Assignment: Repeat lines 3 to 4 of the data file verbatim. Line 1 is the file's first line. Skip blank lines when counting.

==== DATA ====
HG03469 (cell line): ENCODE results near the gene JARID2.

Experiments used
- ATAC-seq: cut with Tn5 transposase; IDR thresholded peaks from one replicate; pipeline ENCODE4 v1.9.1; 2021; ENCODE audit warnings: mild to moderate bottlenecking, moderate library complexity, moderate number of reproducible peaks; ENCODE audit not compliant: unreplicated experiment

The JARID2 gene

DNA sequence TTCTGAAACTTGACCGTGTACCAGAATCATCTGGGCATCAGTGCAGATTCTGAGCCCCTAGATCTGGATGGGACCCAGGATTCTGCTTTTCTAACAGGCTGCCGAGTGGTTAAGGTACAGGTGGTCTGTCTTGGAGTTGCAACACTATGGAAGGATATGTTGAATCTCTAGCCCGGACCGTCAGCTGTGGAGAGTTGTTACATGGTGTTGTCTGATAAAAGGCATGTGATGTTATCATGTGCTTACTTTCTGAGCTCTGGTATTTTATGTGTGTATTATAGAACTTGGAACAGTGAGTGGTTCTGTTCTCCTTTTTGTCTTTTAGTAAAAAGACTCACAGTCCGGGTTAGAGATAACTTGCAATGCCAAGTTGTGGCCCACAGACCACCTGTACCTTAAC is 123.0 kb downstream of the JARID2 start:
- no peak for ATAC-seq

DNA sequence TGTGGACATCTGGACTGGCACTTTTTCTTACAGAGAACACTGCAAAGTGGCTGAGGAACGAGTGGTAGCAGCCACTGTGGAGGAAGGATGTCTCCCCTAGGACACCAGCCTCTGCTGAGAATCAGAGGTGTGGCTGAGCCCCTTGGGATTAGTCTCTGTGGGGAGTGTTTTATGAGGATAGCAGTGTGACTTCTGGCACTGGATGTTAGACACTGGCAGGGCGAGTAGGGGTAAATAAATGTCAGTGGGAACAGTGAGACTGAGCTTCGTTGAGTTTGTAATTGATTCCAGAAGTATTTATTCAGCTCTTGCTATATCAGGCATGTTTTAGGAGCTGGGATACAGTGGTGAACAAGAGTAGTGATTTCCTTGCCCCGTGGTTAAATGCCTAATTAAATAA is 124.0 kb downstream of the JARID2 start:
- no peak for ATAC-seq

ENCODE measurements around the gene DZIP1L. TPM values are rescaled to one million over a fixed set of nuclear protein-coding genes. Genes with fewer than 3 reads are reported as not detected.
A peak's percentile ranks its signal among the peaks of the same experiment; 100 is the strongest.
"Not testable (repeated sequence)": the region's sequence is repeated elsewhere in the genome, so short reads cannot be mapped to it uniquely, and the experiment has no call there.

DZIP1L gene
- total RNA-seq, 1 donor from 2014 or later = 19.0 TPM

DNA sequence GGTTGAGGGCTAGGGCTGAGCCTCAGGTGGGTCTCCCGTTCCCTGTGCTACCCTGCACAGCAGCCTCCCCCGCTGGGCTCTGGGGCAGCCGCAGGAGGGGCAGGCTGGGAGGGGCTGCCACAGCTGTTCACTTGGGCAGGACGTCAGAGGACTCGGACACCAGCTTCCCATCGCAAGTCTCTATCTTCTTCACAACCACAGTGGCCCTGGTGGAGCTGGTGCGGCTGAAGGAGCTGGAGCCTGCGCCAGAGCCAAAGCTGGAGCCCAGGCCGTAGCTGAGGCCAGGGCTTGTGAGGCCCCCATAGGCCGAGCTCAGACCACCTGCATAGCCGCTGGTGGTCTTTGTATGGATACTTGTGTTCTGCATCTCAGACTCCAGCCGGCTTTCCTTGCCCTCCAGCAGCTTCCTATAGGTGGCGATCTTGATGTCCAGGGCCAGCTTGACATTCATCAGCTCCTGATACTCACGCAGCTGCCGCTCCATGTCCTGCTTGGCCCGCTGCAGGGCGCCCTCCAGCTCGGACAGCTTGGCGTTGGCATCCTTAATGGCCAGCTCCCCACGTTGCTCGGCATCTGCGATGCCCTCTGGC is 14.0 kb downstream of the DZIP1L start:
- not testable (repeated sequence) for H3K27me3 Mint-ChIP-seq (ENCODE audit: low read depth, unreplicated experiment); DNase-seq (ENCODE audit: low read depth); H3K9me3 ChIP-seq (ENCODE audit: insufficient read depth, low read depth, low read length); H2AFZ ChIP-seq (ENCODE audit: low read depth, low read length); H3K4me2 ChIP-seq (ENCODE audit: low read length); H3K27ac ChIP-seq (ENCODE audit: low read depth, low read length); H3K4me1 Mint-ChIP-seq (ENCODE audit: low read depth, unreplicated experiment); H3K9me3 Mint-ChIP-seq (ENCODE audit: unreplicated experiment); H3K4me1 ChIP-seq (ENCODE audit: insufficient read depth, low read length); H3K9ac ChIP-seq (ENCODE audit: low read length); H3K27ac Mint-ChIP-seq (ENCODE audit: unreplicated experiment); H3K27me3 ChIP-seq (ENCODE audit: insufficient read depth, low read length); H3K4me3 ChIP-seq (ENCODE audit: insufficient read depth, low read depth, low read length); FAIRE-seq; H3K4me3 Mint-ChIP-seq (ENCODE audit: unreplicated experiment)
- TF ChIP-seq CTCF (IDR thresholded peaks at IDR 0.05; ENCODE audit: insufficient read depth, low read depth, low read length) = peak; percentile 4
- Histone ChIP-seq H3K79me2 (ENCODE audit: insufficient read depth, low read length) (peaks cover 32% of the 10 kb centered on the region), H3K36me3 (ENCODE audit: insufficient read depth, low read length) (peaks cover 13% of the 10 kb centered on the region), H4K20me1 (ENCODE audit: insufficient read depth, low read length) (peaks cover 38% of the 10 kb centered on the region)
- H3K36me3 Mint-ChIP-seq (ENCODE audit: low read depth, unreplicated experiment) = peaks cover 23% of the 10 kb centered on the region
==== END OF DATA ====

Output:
- ATAC-seq: cut with Tn5 transposase; IDR thresholded peaks from one replicate; pipeline ENCODE4 v1.9.1; 2021; ENCODE audit warnings: mild to moderate bottlenecking, moderate library complexity, moderate number of reproducible peaks; ENCODE audit not compliant: unreplicated experiment

The JARID2 gene